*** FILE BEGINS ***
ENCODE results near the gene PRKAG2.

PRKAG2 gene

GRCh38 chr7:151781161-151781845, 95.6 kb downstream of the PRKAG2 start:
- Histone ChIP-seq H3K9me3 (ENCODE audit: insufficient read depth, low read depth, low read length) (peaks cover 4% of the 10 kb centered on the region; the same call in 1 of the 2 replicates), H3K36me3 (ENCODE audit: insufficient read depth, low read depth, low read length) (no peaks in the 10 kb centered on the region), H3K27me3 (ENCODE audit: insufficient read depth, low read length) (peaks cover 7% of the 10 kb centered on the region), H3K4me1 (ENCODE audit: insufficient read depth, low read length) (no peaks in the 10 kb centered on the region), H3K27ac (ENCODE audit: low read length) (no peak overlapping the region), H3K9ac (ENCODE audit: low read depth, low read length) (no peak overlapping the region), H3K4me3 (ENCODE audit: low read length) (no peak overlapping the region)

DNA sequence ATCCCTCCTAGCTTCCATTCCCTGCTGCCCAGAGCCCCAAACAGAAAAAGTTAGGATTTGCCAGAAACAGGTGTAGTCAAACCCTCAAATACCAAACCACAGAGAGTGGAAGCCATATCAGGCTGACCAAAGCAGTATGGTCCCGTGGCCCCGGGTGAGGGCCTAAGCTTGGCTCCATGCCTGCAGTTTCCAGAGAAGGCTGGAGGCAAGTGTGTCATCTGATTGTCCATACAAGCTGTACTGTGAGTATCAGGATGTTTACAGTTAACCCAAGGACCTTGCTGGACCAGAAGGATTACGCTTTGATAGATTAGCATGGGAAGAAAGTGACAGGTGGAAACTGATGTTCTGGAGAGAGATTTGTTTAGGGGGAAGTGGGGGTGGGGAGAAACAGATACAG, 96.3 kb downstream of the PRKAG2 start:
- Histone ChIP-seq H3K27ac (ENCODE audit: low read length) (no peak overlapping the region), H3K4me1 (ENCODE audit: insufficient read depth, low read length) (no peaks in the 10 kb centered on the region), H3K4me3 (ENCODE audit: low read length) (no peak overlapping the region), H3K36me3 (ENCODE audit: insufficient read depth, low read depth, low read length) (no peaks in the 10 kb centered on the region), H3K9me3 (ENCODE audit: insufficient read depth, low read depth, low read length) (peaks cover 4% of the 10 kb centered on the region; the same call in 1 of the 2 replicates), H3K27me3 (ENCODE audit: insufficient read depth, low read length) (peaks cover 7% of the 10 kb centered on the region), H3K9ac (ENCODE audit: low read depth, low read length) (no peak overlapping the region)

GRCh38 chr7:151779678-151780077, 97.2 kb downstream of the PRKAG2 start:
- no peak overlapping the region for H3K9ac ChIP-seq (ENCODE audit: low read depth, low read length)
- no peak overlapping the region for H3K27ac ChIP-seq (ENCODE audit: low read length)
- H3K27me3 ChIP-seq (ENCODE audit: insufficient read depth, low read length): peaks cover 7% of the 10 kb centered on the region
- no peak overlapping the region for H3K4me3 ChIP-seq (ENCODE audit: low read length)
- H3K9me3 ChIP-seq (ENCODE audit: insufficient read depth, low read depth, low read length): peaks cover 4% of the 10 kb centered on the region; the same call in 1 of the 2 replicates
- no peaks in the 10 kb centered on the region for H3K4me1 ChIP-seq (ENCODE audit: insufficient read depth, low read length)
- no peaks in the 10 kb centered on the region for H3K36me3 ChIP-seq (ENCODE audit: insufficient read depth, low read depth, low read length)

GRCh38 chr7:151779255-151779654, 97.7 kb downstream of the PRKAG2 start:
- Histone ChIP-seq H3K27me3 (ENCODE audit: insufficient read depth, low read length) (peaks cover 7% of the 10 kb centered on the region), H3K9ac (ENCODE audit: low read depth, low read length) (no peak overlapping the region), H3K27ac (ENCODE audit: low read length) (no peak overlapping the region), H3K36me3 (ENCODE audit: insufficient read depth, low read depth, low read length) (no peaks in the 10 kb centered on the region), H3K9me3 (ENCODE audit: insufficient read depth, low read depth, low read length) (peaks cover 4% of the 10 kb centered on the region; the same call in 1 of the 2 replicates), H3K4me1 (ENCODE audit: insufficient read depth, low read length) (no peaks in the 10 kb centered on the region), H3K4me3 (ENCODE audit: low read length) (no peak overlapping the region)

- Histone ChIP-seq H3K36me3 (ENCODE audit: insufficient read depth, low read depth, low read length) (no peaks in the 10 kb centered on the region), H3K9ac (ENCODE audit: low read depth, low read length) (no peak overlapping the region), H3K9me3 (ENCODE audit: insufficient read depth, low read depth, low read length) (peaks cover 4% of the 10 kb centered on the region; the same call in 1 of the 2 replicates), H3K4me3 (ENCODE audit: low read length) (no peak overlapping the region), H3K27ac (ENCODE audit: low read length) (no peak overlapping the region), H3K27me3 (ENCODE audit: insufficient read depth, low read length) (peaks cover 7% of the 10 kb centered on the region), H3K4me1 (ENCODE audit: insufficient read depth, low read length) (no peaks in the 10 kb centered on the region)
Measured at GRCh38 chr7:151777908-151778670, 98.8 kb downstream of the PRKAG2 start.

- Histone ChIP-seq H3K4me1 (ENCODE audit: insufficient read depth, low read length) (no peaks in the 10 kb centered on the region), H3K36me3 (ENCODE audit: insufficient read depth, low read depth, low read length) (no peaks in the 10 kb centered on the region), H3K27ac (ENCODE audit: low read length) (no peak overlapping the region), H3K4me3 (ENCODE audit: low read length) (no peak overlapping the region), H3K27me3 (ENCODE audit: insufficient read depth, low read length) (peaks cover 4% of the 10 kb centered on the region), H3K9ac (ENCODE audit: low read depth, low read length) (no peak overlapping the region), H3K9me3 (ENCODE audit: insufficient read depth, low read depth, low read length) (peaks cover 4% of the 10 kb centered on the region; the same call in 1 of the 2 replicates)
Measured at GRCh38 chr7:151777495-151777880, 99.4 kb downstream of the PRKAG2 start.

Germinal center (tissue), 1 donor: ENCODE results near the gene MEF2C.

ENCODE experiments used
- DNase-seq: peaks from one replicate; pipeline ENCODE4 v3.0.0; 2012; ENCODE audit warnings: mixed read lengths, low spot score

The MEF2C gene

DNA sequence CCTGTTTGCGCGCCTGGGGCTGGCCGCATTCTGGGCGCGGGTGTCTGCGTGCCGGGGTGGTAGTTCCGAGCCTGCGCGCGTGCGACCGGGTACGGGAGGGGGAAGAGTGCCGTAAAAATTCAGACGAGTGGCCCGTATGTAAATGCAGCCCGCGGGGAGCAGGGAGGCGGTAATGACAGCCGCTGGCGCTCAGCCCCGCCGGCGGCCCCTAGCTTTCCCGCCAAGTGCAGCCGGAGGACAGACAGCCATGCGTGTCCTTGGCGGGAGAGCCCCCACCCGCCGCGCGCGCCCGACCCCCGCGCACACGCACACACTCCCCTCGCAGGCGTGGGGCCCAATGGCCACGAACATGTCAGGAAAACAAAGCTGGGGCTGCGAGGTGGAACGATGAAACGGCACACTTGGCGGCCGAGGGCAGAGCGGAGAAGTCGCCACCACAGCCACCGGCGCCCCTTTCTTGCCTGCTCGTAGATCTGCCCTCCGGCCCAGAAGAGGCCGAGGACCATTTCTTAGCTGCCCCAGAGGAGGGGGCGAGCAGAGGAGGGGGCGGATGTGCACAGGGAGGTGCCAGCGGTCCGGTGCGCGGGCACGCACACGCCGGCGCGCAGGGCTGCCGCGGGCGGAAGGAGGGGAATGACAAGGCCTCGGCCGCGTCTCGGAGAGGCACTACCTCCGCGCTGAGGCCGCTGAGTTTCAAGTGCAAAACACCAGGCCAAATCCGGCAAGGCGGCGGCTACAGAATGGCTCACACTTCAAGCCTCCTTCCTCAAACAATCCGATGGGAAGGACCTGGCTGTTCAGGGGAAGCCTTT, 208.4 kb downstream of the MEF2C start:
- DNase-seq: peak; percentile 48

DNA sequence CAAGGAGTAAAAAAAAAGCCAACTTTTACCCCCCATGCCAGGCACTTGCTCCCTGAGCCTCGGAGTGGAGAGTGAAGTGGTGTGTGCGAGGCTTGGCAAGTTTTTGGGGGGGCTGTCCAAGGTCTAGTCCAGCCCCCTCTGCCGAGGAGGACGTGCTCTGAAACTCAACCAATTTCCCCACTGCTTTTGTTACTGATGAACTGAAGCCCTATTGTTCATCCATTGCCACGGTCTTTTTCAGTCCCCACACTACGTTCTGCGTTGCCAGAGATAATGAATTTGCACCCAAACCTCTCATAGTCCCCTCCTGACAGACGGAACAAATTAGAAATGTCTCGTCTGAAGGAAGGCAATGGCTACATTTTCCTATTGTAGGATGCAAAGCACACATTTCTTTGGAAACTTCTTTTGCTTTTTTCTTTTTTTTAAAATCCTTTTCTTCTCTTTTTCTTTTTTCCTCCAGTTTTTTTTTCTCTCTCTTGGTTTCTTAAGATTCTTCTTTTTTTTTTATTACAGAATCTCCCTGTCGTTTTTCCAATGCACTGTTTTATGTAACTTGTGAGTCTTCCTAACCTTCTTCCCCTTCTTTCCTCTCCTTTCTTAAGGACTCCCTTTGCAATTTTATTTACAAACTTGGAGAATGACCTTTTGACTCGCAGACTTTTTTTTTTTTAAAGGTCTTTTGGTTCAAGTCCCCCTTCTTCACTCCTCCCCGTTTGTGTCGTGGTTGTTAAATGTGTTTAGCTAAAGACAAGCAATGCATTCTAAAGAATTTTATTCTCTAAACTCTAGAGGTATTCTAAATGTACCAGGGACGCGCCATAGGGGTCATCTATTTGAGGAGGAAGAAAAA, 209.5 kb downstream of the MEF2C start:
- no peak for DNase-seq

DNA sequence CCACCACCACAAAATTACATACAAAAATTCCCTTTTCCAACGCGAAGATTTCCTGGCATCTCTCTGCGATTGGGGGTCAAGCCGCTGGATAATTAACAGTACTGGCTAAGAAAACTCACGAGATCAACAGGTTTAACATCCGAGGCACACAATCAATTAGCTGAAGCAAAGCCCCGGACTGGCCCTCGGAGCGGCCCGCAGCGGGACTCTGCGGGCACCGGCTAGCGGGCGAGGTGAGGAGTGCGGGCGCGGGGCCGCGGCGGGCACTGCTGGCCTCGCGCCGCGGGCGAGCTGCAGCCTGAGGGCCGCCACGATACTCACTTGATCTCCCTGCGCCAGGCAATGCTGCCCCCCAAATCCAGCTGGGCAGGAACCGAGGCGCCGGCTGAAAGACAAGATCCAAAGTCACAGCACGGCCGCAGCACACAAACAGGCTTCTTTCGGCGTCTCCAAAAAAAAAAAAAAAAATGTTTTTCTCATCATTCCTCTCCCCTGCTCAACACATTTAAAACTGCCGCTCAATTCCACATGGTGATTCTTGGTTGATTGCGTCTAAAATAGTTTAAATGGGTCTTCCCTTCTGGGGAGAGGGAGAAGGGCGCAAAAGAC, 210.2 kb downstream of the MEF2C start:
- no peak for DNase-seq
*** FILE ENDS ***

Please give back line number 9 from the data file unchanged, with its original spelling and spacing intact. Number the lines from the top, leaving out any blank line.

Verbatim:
- no peak overlapping the region for H3K27ac ChIP-seq (ENCODE audit: low read length)